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2

A few comments: First - you have a sign error in your code: solt = NDSolve[{ rc D[u[x, y, t], t] - k (D[u[x, y, t], x, x] + D[u[x, y, t], y, y]) + q[t] == <<<<<<<<<< NeumannValue[omega[t], True], DirichletCondition[u[x, y, t] == minT, t == 0]}, u, {x, 0, maxX}, {y, 0, maxY}, {t, 0, time}, Method -> ...


2

I second of course 'user115350's comment about $Q$, it should really be something like $Q(t)=Q_0\sin\Big(\frac{2\pi}{\tau}t\Big)$, where $\tau$ is the period of the heating cycle. I would also recommend a small transformation like $T \to u$, where: $u=T-T_{min}$ because it makes the initial condition homogeneous: $$u(x,y,0)=0$$ Let's have a look at the ...


2

A few comments: unit of Q will be $\frac{W}{m^3}$ $Q=sin(...)$ only gives you maximum heat source of 1 $\frac{W}{m^3}$. It seems too small to make significant change. Could you try $Q=1000*sin(...)$ My understanding Dirichlet is boundary condition but not for initial condition. I'm not sure if it is the case in your code library. You can check.


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I think the point is that the electric field contribution from the patch (which is the surface charge inside the Gaussian box) is the significant contributing one in the formula for the following reason: In the proof after we form our Gaussian box we let the sides of the box (of length say $\epsilon$) tend to zero. Then we arrive at the result that the ...


2

Gauß law for electrodynamics states that $$\nabla \vec{E}= \frac{\rho}{\varepsilon_0} $$ at any point and no matter by what the electric field $\vec{E}$ is produced. $\vec{E}$ here stands for the total electric field at a point produced by all sources that are present, not just any selected few. So the whole derivation is valid for any surface and any ...


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The previous answers and comments inspired to me what follow: maybe this is the simplest (and so the best) way to see why $\frac{d}{dt} \int_S \mathbf{B} \cdot d \mathbf{a}$ vanishes when the loop contracts indefinitely. I can simply consider a small surface that doesn't vary in time, but it is essential take into account the possibility that the magnetic ...


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You're right that a function can be "small" at a point but have a "large" derivative at that point. But maybe the confusion is that you're imagining the surface $S$ shrinking in time, so that it's only "small" at one instant. But the surface doesn't shrink in time - you're taking the limit where it's "small" at all times. And if a function is always small,...


1

Your proposed path has a VERY LARGE action. As @tparker pointed out, you have to minimize the path subject to the constraint that the average velocity doesn't change. Now, the action is quadratic in velocity. A little fiddling around with the math should convince you that to minimize the integral of $v^2$ subject to the constraint that the average velocity ...


2

You're missing that Dirichlet boundary conditions $$ x(t_i)~=~x_i \quad\text{and} \quad x(t_f)~=~x_i $$ are implicitly implied. The stationary action principle is not well-posed without boundary conditions.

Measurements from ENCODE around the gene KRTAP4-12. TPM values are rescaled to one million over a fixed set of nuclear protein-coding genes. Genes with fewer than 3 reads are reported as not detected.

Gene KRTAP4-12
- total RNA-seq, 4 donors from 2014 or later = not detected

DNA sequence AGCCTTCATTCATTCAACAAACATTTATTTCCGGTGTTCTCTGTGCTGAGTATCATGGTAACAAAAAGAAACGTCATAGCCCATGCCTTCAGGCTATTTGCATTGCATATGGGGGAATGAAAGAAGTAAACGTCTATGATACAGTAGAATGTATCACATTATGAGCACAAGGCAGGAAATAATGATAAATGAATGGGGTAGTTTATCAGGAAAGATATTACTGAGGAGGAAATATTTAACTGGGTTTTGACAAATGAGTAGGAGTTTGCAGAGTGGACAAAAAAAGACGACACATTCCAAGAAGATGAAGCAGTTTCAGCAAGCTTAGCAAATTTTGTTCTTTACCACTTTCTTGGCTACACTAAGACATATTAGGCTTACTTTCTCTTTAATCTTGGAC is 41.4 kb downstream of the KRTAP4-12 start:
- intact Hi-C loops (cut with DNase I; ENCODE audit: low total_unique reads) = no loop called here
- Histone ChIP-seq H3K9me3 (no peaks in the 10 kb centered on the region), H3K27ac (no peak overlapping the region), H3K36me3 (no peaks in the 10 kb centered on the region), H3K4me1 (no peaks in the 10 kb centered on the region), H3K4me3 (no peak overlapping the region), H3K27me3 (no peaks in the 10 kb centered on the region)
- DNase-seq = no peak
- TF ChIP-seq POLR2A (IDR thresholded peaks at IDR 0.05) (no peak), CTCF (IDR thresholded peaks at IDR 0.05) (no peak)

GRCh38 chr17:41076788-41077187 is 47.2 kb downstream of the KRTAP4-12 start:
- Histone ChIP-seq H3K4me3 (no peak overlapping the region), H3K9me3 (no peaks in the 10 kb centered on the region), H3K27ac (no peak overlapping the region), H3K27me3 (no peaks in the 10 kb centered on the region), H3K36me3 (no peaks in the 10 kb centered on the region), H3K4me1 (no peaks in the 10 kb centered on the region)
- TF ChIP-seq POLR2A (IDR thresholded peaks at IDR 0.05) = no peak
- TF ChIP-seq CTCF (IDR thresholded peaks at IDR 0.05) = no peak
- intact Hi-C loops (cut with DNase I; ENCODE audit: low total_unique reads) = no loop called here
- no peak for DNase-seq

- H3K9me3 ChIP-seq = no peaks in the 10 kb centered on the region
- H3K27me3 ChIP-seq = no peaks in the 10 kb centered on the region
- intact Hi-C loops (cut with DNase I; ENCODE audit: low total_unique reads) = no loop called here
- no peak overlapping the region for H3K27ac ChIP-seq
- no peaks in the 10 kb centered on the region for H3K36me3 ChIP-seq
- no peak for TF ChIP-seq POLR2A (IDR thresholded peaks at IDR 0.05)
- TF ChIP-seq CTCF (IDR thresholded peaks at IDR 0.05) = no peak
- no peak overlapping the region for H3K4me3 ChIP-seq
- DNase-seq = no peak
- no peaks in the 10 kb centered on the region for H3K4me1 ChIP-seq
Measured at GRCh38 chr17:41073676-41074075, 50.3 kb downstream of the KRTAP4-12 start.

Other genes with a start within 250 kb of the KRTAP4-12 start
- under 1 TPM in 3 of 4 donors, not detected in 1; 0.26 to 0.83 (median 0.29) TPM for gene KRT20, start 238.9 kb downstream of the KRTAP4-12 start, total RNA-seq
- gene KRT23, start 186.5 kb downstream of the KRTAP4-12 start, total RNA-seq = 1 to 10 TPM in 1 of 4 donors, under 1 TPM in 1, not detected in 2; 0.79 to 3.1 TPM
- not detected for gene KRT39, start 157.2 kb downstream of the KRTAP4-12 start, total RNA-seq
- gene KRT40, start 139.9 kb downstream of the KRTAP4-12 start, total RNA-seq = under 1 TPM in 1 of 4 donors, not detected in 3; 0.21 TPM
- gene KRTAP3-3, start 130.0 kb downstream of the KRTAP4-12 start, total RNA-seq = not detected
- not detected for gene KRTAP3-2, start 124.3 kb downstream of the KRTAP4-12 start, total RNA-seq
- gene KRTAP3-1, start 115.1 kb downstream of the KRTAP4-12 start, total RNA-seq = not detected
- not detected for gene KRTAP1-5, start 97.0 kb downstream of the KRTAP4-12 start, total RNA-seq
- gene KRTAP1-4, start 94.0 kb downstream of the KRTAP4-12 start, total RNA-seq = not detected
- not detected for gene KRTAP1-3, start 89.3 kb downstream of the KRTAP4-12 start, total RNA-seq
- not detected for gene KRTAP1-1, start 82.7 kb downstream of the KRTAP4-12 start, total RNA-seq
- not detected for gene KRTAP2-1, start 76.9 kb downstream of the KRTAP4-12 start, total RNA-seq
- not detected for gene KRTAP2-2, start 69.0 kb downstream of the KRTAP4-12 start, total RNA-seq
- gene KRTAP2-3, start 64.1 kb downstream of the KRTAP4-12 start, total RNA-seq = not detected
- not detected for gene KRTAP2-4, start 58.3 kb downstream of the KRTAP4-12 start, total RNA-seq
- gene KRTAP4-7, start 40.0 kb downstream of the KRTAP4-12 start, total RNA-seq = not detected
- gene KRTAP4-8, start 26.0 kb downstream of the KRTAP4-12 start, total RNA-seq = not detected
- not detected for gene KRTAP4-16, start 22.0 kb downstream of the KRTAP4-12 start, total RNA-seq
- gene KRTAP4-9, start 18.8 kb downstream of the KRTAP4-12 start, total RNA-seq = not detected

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You have to minimize the integral subject the the constraint that the initial and final positions $x(t_i)$ and $x(t_f)$ are held fixed. In particular, $\Delta x = \int_{t_i}^{t_f} v(t)\, dt$ is held fixed. If the particle slowed down than sped up as you suggested, the action would be less, but it wouldn't have a high enough average speed to cover the full $...


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This question seems to have been posted for quite a while... I don't know if you ve already found the answer.. Anyway, there are at least two methods to derive it (as far as I know). One popular method is the ``equation of motion'' method which formulates the contour Dyson equation first and then uses Langreth rules to obtain similar recursive equations for ...


2

I will answer with an example on how eigen functions of momentum do not exist in a Hilbert space in general. When they do not, we say the momentum operator is not self-adjoint. Consider a one dimensional infinite potential well. Lets us place the walls at $x=0$ and $x=L$. For $x\ge L$ and $x\le 0$, the potential $V(x)=\infty$ and therefore we put the ...


3

The boundary conditions determine whether an operator is Hermitian or not. Once you know your operator is Hermitian, you have the results on the spectrum. Without boundary conditions the momentum operator need not be Hermitian, hence its spectrum can have non-real values (here I am assuming that by Hermitian you actually mean self-adjoint). As an example, ...


0

The reason for your conflicting results has to do with the subtleties of hermiticity on finite intervals. Look carefully at the formal steps in the derivation of the Ehrenfest theorem: $$ \frac{d}{dt} \langle \psi(t) | x |\psi(t)\rangle = \langle \frac{d\psi}{dt} | x |\psi\rangle + \langle \psi | x |\frac{d\psi}{dt}\rangle = \frac{i}{\hbar} \left[ \langle H\...


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It doesn't make sense to apply periodic boundary conditions to the infinite square well, since the solutions in each well will be independent from each other (it is not possible for a particle to tunnel between different wells). Electrons will be strictly confined within the infinite square well of width $L$. When you consider the finite well, there is a ...



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